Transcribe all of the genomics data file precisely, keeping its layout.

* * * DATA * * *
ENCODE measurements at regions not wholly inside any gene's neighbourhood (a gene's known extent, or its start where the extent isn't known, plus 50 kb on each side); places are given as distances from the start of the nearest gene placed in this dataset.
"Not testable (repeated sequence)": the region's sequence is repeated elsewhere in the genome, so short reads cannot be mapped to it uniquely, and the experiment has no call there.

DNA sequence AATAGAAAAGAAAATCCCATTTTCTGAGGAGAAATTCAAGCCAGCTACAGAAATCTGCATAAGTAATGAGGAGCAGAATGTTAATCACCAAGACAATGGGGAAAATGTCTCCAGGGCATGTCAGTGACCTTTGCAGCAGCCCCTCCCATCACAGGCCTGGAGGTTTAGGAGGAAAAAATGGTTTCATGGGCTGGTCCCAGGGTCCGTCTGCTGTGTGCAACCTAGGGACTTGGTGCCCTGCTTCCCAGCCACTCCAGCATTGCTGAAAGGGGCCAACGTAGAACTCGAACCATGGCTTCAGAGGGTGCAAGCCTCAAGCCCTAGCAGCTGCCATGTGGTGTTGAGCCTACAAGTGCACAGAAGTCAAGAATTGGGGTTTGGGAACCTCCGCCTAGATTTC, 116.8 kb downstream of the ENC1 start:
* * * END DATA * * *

ENCODE measurements at regions not wholly inside any gene's neighbourhood (a gene's known extent, or its start where the extent isn't known, plus 50 kb on each side); places are given as distances from the start of the nearest gene placed in this dataset.
"Not testable (repeated sequence)": the region's sequence is repeated elsewhere in the genome, so short reads cannot be mapped to it uniquely, and the experiment has no call there.

DNA sequence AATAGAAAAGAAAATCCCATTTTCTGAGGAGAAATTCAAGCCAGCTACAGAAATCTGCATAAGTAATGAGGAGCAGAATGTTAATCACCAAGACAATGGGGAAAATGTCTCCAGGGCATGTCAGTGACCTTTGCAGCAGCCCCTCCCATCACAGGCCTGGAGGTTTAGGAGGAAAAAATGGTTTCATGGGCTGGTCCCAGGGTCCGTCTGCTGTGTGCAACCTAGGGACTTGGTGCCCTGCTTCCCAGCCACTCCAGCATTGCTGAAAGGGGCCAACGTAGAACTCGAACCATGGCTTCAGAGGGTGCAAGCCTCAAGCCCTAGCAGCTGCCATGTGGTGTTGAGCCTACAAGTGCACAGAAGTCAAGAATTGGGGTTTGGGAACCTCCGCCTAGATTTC, 116.8 kb downstream of the ENC1 start: